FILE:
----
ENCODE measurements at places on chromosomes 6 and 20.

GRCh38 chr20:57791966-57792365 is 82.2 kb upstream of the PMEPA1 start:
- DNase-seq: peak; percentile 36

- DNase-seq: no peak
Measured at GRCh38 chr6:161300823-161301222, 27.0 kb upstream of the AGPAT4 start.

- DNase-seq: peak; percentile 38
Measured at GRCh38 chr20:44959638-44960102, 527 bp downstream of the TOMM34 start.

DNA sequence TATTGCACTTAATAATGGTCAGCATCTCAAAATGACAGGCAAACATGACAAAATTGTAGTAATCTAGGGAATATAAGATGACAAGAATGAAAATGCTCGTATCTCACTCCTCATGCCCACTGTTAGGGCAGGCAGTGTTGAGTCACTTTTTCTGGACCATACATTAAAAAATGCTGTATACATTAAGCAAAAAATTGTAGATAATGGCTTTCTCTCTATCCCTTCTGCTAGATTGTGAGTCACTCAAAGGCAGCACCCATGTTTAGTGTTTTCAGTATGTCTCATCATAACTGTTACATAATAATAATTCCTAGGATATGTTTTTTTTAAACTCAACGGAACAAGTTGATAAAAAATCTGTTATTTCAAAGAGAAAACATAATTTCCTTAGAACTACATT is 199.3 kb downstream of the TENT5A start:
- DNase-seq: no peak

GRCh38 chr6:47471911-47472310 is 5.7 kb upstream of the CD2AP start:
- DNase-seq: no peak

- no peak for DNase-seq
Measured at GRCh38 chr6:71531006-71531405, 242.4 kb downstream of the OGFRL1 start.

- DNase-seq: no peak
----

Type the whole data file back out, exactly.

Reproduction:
ENCODE measurements at places on chromosomes 6 and 20.

GRCh38 chr20:57791966-57792365 is 82.2 kb upstream of the PMEPA1 start:
- DNase-seq: peak; percentile 36

- DNase-seq: no peak
Measured at GRCh38 chr6:161300823-161301222, 27.0 kb upstream of the AGPAT4 start.

- DNase-seq: peak; percentile 38
Measured at GRCh38 chr20:44959638-44960102, 527 bp downstream of the TOMM34 start.

DNA sequence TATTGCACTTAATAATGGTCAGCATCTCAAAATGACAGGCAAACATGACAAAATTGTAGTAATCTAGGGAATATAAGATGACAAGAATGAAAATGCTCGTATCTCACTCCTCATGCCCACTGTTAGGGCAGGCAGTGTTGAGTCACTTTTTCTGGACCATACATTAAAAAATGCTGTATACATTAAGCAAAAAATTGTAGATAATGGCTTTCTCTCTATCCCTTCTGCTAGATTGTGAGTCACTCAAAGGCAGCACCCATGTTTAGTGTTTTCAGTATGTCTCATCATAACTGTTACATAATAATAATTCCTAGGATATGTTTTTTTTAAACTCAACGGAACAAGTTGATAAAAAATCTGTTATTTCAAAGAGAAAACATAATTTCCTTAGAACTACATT is 199.3 kb downstream of the TENT5A start:
- DNase-seq: no peak

GRCh38 chr6:47471911-47472310 is 5.7 kb upstream of the CD2AP start:
- DNase-seq: no peak

- no peak for DNase-seq
Measured at GRCh38 chr6:71531006-71531405, 242.4 kb downstream of the OGFRL1 start.

- DNase-seq: no peak